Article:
If you compile the piece of code given below using pdflatex, then open the resulting PDF file with your preferred viewer, copy the word "efficient" and paste it in a text editor, you will read "efcient". This does not happen with xelatex or lualatex. Is there a way to fix this issue with pdflatex?

  • Doesn't happen to me. Can you be more precise about your TeX system?
    – egreg
    Sep 11, 2018 at 11:13
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    Add \input glyphtounicode \pdfgentounicode=1. Sep 11, 2018 at 12:13
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    @UlrikeFischer Could you please transform your comment into an answer with maybe adequate explanatory details? Thanks
    – pluton
    Sep 11, 2018 at 12:26
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    @Mico yes I could but it looks like there is an easier fix, see above.
    – pluton
    Sep 11, 2018 at 12:30
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    @Mico I see the problem also with tl2018. Imho it is (also) viewer (and so OS) dependant. Sep 11, 2018 at 12:47

1 Answer 1



\input glyphtounicode

glyphtounicode.tex contains a lot of mappings like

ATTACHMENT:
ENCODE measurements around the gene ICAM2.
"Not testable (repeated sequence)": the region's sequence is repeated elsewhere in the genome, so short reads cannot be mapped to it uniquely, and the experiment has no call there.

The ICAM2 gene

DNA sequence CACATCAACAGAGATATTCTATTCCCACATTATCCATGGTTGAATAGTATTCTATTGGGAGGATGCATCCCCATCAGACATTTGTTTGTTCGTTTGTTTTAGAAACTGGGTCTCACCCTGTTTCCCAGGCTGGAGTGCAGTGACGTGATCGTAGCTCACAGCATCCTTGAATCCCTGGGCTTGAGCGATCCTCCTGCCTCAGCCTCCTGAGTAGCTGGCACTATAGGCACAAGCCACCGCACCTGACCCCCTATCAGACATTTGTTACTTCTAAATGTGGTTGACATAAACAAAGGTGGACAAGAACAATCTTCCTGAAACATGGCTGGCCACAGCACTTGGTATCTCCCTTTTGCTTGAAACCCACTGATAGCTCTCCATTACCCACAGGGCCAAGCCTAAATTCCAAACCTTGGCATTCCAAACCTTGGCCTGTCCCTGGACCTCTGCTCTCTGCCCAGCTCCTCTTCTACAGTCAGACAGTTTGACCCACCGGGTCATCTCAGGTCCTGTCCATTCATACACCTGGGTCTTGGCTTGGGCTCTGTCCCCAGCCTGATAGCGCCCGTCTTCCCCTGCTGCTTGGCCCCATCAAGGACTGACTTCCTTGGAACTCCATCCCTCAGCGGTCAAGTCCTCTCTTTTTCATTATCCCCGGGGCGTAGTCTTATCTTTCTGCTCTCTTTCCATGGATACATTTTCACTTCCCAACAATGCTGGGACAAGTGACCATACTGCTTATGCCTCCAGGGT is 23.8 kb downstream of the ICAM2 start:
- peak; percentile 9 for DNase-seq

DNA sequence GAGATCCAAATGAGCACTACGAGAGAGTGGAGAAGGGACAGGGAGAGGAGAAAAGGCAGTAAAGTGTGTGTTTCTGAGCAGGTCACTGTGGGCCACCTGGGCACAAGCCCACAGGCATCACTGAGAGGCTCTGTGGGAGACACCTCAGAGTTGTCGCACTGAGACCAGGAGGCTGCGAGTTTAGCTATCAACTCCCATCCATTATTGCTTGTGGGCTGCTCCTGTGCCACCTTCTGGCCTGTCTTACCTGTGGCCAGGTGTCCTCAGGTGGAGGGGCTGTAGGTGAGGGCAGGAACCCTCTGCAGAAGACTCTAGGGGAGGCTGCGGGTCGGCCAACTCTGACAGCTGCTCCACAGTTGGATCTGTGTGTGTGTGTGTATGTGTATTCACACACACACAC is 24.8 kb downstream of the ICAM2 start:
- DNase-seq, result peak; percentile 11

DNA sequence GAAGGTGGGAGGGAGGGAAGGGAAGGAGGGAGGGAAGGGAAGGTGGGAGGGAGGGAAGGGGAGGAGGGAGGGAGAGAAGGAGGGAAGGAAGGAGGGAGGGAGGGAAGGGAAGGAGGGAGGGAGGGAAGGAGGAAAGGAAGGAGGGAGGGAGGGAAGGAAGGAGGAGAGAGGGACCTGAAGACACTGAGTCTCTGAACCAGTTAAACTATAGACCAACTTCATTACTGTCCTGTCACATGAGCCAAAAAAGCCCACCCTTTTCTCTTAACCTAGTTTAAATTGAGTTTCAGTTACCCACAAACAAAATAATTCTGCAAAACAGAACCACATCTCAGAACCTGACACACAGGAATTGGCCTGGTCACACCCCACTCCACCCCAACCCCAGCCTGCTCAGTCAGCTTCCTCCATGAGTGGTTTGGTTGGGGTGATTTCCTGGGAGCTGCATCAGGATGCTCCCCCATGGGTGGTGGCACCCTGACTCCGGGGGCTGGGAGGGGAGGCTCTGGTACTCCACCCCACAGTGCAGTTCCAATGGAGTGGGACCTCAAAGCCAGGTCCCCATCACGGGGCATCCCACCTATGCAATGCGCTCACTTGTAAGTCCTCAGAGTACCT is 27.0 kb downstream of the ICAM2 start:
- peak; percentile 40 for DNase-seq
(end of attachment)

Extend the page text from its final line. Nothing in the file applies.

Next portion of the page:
\pdfglyphtounicode{ffi}{0066 0066 0069}

which are added to the pdf and helps the viewer to correctly interprete special chars. I didn't check which of the mappings is needed for libertine, imho it doesn't harm to simply load the whole lot.

The issue itself can be viewer dependant -- some are better in guessing than other.

  • Why not simply load cmap, see pdftex-a.pdf, p. 31: »LaTeX users could load the cmap package to achieve the same effect.« ?
    – Keks Dose
    Sep 14, 2018 at 12:03
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    @KeksDose cmap doesn't work for all fonts (and here not with libertine). "The main limitation currently is inability to work with virtual fonts". Sep 14, 2018 at 12:24
  • Aha, thank you! I should have had a look into the cmap manual. Which says, by the way, the inablity to work with virtual fonts were a limitation of pdftex. So on the pdftex side this is no longer a limitation?
    – Keks Dose
    Sep 14, 2018 at 12:26

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